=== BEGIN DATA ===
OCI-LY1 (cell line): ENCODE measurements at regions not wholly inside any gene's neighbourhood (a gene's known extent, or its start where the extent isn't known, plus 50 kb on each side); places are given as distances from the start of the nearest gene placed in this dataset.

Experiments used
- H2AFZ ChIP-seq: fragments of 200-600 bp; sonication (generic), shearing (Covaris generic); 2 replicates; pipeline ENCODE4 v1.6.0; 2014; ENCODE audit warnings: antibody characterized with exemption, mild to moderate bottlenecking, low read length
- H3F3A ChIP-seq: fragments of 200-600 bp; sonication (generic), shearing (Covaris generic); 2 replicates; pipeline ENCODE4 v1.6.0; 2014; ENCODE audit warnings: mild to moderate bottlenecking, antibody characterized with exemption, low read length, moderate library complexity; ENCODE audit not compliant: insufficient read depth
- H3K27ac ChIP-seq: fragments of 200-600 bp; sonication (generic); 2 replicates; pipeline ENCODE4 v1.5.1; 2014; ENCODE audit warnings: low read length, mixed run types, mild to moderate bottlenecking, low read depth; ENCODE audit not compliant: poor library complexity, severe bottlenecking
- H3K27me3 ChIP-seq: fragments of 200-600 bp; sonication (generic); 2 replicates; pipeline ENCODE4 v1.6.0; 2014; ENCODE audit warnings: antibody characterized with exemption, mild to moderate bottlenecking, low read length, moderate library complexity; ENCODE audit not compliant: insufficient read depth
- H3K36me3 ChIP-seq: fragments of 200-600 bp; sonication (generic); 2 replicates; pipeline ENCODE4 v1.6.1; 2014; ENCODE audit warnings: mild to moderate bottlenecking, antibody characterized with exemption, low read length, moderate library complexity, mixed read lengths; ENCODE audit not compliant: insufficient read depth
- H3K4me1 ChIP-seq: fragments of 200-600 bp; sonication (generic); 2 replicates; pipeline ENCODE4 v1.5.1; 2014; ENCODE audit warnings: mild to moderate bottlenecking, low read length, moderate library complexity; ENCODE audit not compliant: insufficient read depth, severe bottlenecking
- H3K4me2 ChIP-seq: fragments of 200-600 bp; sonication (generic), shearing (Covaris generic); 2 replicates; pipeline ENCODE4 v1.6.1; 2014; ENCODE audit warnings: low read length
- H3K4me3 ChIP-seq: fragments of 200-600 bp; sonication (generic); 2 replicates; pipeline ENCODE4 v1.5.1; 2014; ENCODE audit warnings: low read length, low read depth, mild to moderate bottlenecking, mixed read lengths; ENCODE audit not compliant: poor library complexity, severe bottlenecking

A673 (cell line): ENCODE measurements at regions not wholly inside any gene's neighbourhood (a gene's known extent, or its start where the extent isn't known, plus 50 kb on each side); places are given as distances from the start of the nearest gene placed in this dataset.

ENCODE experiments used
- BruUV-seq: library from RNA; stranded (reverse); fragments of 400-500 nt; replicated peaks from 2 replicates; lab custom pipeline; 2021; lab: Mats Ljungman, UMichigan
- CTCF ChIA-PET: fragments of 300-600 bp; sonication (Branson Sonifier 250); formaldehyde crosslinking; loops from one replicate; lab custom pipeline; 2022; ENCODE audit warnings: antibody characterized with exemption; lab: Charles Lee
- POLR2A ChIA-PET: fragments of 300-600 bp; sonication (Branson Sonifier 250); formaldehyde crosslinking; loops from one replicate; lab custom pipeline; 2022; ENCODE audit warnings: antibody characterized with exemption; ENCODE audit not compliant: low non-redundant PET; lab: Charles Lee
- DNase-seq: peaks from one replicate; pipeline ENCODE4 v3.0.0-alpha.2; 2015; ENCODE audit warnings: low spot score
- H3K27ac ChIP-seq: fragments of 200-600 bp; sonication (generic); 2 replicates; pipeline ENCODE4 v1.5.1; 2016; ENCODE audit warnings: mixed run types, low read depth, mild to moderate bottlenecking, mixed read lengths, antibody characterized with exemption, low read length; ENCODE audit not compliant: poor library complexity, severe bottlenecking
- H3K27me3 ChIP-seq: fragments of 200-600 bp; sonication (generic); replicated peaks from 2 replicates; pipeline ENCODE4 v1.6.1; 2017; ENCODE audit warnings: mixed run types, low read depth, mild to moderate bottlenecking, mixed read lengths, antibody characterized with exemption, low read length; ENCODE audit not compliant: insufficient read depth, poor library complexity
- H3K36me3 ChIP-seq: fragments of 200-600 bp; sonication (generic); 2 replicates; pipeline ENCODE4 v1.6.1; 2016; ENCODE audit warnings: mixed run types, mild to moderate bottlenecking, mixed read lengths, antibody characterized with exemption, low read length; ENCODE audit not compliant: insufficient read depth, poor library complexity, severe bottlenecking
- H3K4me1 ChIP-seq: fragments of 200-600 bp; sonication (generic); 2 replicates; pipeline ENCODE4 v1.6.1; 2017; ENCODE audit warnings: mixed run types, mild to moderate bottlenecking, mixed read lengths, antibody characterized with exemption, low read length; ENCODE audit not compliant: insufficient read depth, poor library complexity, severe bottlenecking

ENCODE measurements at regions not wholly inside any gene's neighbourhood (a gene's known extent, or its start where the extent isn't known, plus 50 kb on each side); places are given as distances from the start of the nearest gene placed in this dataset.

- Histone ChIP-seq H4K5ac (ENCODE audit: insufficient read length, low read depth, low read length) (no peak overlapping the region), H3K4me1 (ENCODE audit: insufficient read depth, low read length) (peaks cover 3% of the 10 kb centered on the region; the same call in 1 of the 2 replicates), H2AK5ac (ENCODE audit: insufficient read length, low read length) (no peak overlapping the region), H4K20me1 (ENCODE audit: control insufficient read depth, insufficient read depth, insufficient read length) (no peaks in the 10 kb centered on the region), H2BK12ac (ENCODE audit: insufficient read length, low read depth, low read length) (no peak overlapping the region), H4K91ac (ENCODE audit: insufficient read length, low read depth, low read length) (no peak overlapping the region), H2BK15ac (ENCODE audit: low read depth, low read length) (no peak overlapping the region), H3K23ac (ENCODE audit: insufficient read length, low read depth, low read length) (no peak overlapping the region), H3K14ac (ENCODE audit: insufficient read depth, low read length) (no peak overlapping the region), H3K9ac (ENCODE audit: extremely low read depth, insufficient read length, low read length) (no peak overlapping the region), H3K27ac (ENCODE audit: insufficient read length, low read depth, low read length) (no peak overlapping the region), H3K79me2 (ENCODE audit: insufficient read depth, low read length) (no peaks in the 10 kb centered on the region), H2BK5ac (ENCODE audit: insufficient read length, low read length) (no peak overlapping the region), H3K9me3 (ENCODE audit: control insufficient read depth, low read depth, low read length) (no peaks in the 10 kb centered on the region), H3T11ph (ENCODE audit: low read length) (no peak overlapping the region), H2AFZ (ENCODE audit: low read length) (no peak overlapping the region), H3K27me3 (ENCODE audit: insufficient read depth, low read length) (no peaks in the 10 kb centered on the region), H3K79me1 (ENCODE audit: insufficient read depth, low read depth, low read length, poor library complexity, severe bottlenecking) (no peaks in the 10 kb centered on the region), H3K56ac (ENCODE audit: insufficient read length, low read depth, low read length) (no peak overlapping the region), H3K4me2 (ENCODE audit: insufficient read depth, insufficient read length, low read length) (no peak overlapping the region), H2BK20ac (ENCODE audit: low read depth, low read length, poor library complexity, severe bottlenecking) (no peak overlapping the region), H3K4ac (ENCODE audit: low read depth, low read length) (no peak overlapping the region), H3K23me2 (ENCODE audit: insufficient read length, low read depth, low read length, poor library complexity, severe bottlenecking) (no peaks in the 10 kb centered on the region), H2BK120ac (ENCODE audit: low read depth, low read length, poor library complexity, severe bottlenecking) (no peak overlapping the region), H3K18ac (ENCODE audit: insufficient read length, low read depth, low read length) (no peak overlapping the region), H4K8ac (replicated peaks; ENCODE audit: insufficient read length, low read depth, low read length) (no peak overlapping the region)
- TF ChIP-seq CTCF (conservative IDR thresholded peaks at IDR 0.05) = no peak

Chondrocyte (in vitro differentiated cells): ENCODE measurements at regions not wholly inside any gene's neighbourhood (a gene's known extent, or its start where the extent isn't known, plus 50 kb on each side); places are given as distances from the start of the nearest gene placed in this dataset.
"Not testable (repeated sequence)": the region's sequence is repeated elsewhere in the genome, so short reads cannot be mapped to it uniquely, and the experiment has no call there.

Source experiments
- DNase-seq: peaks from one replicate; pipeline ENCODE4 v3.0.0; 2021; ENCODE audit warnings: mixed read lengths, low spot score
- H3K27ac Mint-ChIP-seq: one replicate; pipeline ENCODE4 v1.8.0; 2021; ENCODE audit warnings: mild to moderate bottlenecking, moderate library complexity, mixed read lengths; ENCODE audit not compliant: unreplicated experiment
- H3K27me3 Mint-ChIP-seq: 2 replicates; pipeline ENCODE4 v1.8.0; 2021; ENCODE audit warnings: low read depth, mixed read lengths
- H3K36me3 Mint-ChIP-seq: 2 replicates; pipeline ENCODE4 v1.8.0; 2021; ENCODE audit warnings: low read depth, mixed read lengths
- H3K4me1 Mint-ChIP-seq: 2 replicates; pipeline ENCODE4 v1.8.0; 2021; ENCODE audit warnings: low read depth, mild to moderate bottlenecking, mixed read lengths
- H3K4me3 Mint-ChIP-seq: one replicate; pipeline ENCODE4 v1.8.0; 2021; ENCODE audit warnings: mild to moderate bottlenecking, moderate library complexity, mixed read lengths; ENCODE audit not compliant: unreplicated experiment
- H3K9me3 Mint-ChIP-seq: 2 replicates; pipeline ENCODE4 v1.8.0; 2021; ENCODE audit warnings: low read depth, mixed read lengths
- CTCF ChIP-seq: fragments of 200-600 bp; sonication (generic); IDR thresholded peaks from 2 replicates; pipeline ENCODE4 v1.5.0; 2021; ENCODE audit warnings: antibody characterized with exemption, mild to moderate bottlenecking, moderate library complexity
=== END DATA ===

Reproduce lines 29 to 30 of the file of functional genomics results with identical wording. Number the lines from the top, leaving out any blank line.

- H3K27me3 Mint-ChIP-seq: 2 replicates; pipeline ENCODE4 v1.8.0; 2021; ENCODE audit warnings: low read depth, mixed read lengths
- H3K36me3 Mint-ChIP-seq: 2 replicates; pipeline ENCODE4 v1.8.0; 2021; ENCODE audit warnings: low read depth, mixed read lengths